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Fred and Jenny Schelert believe in angels. More specifically, “daily angels.”

“They are nurses, hospital staff and doctors,” Fred says. “But also complete strangers who perform acts of kindness, opening doors, saying words of encouragement or extending meaningful smiles.

“They are there to help.”

I believe in Fred and Jenny Schelert, and those angels around them. The Schelerts are heroes of mine. They are survivors.

I’ve known Fred for about six years. We met through a place that means a lot to both of us – the Food Bank of Lincoln. I have worked there since 2011. Fred volunteers there. He started as a volunteer fill-in for Jenny in 2009 when she was having health problems – a brain tumor that was benign but still quite a scare.

Just before Thanksgiving in 2016, Fred went in for a routine physical. Doctors said his white blood cell counts were too low and suggested a hospital stay. Big scare.

"Fred didn't want to go,” Jenny says, “because it was right before Thanksgiving, and we were having all these relatives coming in. I insisted that he go to the hospital.”

Good thing. He needed to be there. Fast forward to early spring of 2017, and it did not look good at all. Fred’s condition had deteriorated. Pneumonia had made matters worse. He had a tracheostomy and could barely communicate. I went to see Fred at Bryan East. I really thought it might be the last time I saw him alive. He was barely breathing.

“Here Fred had no white cell counts and pneumonia, and then he had a stroke while he was in the ICU,” Jenny says. “He had three strikes against him.”

No one is sure when the stroke happened, but it did major damage. There was a day around Easter time, when Jenny had to ask Fred if he wanted to live or die. He could not speak, but with a blink of the eyes, he signaled that he wanted to keep fighting, to the surprise of no one. His story is that of a fighter.

Born in Ukraine, Schelert came to Hebron, Neb., from Austria in 1952, when he was 10. His father died shortly after the family arrived in the United States. His mother raised six children with the help of welfare. No one in his family spoke a word of English. He graduated from UNL and taught languages at Lincoln East for more than 30 years.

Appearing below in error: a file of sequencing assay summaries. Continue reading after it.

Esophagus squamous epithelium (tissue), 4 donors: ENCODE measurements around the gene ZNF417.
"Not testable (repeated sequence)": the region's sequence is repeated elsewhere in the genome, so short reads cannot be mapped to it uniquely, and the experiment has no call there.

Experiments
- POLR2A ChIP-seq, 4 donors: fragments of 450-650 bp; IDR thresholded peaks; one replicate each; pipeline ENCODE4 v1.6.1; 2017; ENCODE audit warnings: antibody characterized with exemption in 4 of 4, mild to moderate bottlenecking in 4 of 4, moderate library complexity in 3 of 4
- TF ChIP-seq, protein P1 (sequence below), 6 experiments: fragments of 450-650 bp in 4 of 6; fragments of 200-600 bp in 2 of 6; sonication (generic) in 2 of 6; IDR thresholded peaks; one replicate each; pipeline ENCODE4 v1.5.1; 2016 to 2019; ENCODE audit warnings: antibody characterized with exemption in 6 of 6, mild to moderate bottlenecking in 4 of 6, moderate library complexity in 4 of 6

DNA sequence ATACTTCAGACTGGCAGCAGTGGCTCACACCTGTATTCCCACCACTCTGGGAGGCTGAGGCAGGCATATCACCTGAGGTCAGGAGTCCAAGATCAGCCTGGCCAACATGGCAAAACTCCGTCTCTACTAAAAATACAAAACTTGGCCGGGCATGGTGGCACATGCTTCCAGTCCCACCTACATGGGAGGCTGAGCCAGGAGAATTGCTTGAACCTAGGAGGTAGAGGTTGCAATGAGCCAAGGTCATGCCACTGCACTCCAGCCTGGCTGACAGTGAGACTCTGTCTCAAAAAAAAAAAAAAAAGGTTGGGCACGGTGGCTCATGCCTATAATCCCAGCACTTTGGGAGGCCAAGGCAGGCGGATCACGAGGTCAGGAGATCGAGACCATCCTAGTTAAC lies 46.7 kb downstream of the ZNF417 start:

He has also worked for Talent Plus, helping employers find the right fits for certain positions. It was Fred’s work that helped determine I might be a good fit for a development position at the Food Bank. I owe Fred a lot. I admire him more than a lot.

He is a star volunteer with Lincoln Literacy, another volunteer passion of his. In talking about that work, he once told me, “The drive to be significant and attain a sense of independence is rooted in all of us.”

It’s that fighting spirit.

Jenny remembers the call she got in early May of 2017.

"The nurse called and said 'Somebody wants to talk to you. It's Fred.'”

“It’s me,” he said.

The Schlelerts don’t give up.

Three weeks in the ICU at Bryan. Five weeks of acute care at Holmes Lake Rehabilitation and Care Center. Two months of home care. Then another two months of active care at LifePointe. Fred is now working out on his own. He is driving again. Big victory. He can sign his name again. Another big victory.

Now, a year after the heat of his battle, Fred is the caretaker. Jenny has struggled with diverticulitis the last few months. She is doing better. These two would really be lost without each other.

Fred and Jenny now volunteer at the Food Bank together on most Thursdays. Fred is in a wheelchair. Jenny by his side. He can actually drive again. All of these life-changers have made them a stronger team – this pair that met at UNL’s Love Library a few years back.

“It seems paradoxical and difficult to explain,” Fred says, “but in some ways my stroke has made me a better person and improved our marriage. I asked Jenny her thoughts on how I have changed. First thing she said was that ‘your emotions are much closer to the surface.’ I agree. I think we have become emotionally closer than before.”

“I certainly have a greater appreciation of all the things she does for me. And I believe we have a heightened awareness of each other's feelings and our approaching end days.”

Not so fast there, my friend. Lots of living to do. Lots of celebrating to do.

On June 9, Fred and Jenny Schelert were able to toast their 50th anniversary during a family reunion trip to Yellowstone. Fifty is a great accomplishment for any couple. But for these two? It is simply incredible. Maybe even miraculous.

Must be those angels.

John Mabry will write about life from time to time in L, as permitted. He can be reached at johnmabry47@gmail.com.

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